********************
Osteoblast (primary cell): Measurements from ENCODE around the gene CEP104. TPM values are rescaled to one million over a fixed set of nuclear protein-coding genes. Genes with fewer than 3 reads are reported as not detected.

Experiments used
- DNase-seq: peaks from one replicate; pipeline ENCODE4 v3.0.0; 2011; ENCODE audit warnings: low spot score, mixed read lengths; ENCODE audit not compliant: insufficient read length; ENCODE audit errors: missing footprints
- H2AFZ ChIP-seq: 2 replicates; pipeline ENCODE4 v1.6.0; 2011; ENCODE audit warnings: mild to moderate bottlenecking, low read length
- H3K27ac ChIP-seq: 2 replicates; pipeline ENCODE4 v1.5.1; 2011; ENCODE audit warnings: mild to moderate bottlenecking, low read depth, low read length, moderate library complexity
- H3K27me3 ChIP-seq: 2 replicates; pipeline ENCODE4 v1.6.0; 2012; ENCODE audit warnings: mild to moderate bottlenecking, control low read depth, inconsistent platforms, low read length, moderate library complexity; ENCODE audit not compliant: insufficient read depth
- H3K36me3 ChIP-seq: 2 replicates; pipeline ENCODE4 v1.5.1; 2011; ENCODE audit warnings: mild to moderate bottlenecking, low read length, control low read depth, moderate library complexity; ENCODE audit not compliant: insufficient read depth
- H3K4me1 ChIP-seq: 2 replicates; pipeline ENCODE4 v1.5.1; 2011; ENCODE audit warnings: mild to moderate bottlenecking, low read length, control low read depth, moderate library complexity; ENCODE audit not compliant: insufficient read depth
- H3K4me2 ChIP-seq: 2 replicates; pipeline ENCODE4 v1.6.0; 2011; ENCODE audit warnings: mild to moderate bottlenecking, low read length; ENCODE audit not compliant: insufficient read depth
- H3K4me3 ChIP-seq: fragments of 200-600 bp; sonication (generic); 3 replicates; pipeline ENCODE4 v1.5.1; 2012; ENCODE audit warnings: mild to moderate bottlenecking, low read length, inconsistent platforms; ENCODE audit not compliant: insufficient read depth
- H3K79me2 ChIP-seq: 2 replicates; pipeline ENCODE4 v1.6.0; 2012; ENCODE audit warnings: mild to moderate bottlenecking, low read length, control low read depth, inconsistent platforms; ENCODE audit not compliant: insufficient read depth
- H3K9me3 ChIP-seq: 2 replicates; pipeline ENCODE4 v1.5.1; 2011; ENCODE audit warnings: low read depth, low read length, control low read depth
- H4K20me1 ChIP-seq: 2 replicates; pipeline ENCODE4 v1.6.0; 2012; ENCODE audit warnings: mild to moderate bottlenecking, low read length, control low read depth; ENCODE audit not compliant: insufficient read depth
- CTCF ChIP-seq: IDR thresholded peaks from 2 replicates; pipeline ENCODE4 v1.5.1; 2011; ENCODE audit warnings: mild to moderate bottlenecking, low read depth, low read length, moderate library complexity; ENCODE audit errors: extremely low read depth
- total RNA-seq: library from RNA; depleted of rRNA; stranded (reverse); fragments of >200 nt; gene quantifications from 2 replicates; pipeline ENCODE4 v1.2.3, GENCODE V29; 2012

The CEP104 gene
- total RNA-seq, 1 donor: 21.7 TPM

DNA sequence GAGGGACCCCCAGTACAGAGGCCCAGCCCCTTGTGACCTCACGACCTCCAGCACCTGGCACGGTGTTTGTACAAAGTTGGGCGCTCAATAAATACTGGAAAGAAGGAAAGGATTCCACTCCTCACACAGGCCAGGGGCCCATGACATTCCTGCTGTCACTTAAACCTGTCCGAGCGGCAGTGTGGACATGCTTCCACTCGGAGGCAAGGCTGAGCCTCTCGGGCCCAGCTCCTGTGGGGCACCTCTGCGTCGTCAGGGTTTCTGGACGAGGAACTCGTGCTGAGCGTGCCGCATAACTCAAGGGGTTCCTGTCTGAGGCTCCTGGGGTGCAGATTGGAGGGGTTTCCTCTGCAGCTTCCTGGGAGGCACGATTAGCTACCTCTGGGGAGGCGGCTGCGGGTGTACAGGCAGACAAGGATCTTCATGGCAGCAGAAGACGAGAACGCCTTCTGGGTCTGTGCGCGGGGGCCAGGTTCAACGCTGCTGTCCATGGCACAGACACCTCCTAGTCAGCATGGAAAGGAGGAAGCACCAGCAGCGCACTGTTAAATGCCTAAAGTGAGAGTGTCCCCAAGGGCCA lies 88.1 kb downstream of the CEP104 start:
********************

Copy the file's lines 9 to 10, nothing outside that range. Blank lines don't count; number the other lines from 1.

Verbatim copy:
- H3K4me2 ChIP-seq: 2 replicates; pipeline ENCODE4 v1.6.0; 2011; ENCODE audit warnings: mild to moderate bottlenecking, low read length; ENCODE audit not compliant: insufficient read depth
- H3K4me3 ChIP-seq: fragments of 200-600 bp; sonication (generic); 3 replicates; pipeline ENCODE4 v1.5.1; 2012; ENCODE audit warnings: mild to moderate bottlenecking, low read length, inconsistent platforms; ENCODE audit not compliant: insufficient read depth